A good Wedding DJ should have a passion for all genres of music so that he can predict the response of people in the room when he plays certain classic songs from his collection. A DJ needs to read his crowd, and he should instinctively know what kind of music will get people dancing.

Choosing the right wedding DJ can mean the difference between an insipid, wedding DJ's middle of the road set that a handful of your guests bop along to, or a high energy flow of floor-fillers that gets talked about for years afterwards. Start looking for wedding DJs as far in advance as possible; the good ones may get booked up a year or more in advance. Take your time and interview at least three or four DJs to get a good comparison.

Frequently Asked Questions

The Actual DJing At Your Wedding. This is all the "work" you've hired me for since you booked me. Obviously the amount of time for the DJing will be dependent on how coverage you've paid for. The normal, optimal length for a wedding reception is 4 hours (this includes the dinner portion).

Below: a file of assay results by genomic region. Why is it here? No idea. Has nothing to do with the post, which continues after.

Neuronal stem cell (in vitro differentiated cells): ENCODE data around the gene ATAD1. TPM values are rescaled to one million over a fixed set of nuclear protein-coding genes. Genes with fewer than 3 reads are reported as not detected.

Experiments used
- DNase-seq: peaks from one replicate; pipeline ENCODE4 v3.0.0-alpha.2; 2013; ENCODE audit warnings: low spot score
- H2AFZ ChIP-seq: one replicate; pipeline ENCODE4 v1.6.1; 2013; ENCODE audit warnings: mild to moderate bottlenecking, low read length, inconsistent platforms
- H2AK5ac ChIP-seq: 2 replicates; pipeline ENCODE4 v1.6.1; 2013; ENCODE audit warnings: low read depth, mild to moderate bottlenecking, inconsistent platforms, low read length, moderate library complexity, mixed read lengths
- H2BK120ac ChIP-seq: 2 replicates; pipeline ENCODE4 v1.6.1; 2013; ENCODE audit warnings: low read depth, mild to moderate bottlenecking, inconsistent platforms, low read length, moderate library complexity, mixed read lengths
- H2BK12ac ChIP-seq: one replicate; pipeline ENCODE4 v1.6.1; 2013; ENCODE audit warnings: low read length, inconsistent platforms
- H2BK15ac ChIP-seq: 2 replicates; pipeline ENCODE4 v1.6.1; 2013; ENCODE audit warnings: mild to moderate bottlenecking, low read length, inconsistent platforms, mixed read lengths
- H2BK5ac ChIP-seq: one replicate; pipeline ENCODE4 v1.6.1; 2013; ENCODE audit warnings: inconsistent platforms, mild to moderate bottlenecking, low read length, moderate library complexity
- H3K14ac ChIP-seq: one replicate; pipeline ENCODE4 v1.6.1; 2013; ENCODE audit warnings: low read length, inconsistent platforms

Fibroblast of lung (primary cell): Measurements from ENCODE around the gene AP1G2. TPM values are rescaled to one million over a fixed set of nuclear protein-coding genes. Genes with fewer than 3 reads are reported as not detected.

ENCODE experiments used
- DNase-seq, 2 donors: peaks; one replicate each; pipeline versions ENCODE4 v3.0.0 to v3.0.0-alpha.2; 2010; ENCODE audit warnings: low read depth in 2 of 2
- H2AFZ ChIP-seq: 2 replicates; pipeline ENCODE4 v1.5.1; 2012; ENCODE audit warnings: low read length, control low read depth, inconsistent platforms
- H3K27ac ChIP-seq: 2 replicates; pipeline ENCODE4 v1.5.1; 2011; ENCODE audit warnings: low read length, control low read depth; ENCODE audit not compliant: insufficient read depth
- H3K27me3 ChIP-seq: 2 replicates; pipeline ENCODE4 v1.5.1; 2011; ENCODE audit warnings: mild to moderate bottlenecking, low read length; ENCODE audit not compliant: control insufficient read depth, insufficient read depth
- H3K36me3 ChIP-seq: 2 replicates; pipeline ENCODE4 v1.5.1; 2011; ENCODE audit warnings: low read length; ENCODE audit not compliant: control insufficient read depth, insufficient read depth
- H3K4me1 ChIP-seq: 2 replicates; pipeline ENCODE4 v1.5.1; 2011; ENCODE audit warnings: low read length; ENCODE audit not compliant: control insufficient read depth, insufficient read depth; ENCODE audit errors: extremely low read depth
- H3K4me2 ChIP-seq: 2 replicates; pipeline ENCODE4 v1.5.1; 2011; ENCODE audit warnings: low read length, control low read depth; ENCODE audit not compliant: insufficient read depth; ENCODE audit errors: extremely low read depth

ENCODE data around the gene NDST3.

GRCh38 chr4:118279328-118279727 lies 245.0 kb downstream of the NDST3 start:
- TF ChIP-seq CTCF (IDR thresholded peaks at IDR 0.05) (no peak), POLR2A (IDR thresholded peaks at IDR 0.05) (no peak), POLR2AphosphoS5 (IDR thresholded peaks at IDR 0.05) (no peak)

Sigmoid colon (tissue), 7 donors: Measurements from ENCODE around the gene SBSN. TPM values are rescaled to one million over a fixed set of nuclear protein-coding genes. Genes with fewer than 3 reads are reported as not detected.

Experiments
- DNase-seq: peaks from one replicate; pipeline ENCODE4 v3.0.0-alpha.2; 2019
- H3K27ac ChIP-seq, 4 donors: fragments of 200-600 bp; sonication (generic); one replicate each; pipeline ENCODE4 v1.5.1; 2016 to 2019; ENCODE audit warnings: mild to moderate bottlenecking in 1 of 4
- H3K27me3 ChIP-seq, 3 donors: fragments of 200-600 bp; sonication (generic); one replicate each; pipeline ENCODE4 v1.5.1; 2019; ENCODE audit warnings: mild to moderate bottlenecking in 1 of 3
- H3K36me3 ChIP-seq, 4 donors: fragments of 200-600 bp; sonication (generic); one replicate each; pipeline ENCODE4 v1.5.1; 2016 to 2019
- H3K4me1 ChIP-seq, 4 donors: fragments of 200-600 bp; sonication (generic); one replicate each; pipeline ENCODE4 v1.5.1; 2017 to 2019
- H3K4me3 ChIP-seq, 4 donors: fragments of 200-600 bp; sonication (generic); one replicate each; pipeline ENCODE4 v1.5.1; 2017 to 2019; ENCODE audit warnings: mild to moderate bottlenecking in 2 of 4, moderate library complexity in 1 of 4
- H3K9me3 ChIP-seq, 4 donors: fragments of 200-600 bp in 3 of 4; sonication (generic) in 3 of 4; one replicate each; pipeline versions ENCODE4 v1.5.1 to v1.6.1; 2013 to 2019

Typically for a reception, it's about 5 hours, but some will only do 4 hours to shave costs. If adding a ceremony then an average amount of time is 6 hours for both your ceremony and reception however we also have seen 5 hours for both to help shave costs.

Unless your guests are the dancing type, there's nothing wrong with that. You'll just need to remember that you'll need to stop the playlist to switch the thecfirst dance, bouquet toss song, etc. If you do not have an on-site/day-of wedding coordinator, get a DJ.

The average cost of a wedding DJ is around $1,200, but this doesn't reflect the wide range of prices you're likely to see while planning your event. In reality, you'll see DJ companies charging anywhere from $600 up to $3,500.

Most guests will arrive 20 to 30 minutes before the ceremony starts, but the wait will seem a lot longer if they have to wait around in silence. Book your ceremony musician to start no later than 20 minutes before you begin.